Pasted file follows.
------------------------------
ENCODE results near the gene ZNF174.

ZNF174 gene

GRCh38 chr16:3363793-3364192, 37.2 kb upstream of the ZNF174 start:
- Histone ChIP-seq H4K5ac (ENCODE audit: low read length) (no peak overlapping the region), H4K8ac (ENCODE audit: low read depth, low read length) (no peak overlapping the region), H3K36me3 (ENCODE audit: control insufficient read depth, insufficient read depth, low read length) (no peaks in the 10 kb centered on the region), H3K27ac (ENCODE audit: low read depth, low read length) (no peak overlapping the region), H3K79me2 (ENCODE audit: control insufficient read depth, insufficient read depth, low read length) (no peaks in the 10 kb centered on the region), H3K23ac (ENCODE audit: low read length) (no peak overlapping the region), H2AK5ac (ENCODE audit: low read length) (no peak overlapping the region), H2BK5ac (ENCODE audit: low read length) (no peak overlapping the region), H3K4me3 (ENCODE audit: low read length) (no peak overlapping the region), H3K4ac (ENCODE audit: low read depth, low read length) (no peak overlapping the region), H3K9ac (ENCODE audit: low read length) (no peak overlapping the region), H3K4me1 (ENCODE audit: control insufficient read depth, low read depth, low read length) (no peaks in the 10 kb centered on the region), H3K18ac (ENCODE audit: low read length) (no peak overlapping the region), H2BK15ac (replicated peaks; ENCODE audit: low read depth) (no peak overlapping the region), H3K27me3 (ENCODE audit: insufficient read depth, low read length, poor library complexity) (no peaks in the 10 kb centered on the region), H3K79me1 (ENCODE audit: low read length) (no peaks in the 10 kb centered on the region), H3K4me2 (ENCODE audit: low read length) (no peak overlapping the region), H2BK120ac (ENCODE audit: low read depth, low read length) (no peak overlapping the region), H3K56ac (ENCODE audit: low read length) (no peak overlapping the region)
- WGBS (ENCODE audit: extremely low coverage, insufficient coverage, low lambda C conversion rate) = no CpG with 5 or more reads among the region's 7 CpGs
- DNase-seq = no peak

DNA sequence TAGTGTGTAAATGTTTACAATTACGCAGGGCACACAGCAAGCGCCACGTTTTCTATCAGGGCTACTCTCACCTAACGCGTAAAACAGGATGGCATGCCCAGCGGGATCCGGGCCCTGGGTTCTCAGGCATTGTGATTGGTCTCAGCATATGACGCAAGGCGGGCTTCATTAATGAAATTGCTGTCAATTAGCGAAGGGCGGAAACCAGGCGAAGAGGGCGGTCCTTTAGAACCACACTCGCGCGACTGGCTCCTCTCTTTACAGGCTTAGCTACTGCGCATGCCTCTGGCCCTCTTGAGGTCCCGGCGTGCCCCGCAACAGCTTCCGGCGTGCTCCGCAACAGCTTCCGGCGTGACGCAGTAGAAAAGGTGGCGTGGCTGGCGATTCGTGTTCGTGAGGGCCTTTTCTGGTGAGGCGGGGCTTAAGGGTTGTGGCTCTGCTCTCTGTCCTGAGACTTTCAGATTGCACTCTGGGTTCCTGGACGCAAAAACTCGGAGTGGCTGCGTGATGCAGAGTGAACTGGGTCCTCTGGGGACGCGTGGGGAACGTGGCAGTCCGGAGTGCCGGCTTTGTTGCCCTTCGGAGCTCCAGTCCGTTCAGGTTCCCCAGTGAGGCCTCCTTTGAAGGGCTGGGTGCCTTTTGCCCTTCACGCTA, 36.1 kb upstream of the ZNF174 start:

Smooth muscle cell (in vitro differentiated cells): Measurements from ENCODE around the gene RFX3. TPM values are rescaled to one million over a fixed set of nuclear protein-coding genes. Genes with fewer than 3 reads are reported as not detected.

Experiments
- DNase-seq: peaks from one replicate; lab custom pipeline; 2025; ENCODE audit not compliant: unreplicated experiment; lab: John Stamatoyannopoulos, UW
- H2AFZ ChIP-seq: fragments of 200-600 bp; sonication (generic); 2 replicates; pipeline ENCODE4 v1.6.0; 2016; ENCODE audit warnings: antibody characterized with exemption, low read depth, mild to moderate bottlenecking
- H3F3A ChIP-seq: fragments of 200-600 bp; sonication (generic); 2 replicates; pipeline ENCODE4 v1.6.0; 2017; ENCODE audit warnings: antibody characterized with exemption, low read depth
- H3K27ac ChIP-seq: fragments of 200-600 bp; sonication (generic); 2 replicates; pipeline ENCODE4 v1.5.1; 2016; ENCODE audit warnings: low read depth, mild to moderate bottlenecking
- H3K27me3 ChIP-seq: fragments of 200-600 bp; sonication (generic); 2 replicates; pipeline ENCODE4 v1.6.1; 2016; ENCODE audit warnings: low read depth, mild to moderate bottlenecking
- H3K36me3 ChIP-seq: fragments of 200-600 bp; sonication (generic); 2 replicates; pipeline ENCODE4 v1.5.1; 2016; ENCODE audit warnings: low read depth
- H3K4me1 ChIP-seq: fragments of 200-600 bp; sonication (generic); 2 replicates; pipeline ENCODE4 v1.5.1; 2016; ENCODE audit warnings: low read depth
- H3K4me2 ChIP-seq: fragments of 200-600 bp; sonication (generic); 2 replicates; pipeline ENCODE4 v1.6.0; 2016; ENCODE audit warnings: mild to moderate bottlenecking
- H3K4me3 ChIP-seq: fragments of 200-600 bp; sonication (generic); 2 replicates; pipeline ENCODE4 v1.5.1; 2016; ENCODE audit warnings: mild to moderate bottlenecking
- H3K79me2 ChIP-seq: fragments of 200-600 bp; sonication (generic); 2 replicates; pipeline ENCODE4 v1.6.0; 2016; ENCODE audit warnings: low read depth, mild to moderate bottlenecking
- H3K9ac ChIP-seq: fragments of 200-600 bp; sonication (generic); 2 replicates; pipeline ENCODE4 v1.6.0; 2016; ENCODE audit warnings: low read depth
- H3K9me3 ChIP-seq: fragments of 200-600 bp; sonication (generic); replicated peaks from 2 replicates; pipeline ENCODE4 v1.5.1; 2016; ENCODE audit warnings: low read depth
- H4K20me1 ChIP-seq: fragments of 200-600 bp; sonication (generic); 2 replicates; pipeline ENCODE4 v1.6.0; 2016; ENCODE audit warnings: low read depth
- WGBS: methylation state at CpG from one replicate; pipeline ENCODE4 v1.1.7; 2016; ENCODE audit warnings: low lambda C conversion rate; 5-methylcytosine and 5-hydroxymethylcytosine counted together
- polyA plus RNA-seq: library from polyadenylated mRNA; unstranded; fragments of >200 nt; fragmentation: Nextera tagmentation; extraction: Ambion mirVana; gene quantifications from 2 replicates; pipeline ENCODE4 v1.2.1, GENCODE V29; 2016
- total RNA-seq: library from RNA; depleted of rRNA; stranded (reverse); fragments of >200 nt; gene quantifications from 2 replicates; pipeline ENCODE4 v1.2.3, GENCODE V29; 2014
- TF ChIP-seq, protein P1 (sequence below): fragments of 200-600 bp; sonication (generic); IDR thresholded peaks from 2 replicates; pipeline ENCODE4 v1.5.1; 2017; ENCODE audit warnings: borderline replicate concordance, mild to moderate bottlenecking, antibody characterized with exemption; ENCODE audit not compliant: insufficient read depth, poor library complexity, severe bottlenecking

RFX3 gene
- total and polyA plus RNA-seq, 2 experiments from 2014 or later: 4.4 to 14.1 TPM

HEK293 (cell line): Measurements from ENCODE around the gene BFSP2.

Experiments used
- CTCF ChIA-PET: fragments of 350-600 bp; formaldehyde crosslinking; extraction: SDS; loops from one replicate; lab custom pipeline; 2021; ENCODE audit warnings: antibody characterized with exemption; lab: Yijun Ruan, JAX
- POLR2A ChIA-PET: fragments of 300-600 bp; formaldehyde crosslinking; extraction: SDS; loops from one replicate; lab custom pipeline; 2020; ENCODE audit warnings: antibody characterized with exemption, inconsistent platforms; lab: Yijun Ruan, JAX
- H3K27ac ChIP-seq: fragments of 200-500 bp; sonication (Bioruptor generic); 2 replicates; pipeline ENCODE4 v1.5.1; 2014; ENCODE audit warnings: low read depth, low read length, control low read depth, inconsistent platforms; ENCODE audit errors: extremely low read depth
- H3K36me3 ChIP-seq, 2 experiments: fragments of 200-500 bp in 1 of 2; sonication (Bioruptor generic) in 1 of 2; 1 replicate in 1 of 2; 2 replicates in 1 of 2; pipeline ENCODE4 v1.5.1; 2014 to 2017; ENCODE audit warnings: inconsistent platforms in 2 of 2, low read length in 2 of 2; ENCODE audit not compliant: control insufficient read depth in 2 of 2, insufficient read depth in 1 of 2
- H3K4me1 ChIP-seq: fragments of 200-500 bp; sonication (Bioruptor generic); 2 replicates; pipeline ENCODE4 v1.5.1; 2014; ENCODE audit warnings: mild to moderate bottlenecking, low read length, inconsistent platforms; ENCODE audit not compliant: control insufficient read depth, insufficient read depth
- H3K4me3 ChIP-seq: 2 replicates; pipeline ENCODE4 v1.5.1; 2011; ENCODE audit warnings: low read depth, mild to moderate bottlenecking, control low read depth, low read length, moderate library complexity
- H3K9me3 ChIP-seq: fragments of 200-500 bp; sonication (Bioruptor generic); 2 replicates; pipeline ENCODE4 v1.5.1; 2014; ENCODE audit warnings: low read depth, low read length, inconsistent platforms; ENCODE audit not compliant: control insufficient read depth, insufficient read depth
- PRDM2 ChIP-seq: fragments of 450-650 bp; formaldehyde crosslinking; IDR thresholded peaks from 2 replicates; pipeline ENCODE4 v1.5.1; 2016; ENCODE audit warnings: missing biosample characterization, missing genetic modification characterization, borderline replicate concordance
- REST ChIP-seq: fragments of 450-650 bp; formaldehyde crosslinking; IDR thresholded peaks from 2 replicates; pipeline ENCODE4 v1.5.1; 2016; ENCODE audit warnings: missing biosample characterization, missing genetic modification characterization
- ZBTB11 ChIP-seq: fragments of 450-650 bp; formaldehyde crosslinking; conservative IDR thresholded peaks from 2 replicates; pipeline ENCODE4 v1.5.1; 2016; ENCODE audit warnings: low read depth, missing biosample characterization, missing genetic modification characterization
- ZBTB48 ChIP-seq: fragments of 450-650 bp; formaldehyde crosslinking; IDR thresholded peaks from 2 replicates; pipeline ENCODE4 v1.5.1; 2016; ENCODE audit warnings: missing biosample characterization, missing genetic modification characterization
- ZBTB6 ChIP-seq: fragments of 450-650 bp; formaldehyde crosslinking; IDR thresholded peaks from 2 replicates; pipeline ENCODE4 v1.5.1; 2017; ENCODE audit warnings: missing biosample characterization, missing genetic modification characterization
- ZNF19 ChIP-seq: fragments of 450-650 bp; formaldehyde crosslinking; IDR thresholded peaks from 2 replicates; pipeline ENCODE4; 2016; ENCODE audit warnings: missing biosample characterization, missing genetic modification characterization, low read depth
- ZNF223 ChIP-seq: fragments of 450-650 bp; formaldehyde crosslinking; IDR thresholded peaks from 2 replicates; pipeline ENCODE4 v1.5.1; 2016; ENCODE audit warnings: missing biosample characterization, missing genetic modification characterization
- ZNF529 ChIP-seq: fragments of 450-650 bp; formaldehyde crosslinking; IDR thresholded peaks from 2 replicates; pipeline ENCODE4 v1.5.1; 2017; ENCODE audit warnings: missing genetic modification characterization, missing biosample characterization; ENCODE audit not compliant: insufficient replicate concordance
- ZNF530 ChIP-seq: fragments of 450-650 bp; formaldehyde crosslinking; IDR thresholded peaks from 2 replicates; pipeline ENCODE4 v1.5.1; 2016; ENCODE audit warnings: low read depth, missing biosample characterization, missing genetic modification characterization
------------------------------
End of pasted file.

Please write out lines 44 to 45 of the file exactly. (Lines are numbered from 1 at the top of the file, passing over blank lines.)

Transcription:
- ZNF223 ChIP-seq: fragments of 450-650 bp; formaldehyde crosslinking; IDR thresholded peaks from 2 replicates; pipeline ENCODE4 v1.5.1; 2016; ENCODE audit warnings: missing biosample characterization, missing genetic modification characterization
- ZNF529 ChIP-seq: fragments of 450-650 bp; formaldehyde crosslinking; IDR thresholded peaks from 2 replicates; pipeline ENCODE4 v1.5.1; 2017; ENCODE audit warnings: missing genetic modification characterization, missing biosample characterization; ENCODE audit not compliant: insufficient replicate concordance